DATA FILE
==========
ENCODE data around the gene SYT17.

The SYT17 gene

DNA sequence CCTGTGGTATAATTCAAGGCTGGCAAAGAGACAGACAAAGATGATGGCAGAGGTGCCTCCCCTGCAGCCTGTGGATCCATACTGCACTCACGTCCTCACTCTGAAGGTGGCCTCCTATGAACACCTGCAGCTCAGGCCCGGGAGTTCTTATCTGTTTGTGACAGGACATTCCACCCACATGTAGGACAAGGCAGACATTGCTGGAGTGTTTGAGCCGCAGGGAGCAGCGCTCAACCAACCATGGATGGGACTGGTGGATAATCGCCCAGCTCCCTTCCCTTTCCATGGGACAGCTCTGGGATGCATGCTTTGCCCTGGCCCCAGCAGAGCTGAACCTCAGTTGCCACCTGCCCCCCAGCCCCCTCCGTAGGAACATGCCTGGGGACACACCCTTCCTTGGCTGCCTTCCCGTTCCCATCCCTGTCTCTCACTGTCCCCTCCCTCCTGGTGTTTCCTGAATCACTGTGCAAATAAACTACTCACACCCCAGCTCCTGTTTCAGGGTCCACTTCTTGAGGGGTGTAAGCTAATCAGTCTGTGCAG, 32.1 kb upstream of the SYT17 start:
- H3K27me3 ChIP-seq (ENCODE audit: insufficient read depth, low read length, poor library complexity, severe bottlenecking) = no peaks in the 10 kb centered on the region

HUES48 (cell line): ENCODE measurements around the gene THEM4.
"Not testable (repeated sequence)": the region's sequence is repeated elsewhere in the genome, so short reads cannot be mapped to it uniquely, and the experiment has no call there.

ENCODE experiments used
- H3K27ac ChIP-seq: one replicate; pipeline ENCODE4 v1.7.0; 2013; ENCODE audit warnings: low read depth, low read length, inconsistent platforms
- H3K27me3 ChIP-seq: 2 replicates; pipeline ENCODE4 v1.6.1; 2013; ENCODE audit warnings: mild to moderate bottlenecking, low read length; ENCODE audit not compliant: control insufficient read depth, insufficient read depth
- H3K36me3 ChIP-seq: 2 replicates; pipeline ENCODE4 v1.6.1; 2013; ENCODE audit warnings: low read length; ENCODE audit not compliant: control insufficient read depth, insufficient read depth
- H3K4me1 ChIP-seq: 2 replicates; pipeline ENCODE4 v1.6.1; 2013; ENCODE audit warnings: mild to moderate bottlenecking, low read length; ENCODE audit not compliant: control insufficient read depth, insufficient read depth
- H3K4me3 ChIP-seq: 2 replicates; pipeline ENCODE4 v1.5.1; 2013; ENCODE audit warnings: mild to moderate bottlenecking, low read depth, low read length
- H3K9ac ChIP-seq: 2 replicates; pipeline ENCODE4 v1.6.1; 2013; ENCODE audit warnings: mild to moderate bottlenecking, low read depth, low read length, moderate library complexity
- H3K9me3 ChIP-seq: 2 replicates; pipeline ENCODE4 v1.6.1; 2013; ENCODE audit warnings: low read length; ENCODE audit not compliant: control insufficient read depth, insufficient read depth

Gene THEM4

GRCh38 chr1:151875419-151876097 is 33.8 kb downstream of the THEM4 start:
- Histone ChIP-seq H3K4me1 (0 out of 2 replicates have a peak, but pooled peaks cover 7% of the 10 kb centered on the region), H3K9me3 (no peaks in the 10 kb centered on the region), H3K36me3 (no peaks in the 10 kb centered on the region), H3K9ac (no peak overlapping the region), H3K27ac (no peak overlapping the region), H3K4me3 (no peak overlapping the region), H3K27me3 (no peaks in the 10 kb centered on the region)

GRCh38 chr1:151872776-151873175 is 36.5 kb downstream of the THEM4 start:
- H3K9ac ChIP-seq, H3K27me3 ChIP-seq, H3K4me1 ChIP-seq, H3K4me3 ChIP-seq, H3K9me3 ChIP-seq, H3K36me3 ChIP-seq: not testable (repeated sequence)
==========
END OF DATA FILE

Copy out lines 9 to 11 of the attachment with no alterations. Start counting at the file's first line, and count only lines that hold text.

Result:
- H3K27me3 ChIP-seq: 2 replicates; pipeline ENCODE4 v1.6.1; 2013; ENCODE audit warnings: mild to moderate bottlenecking, low read length; ENCODE audit not compliant: control insufficient read depth, insufficient read depth
- H3K36me3 ChIP-seq: 2 replicates; pipeline ENCODE4 v1.6.1; 2013; ENCODE audit warnings: low read length; ENCODE audit not compliant: control insufficient read depth, insufficient read depth
- H3K4me1 ChIP-seq: 2 replicates; pipeline ENCODE4 v1.6.1; 2013; ENCODE audit warnings: mild to moderate bottlenecking, low read length; ENCODE audit not compliant: control insufficient read depth, insufficient read depth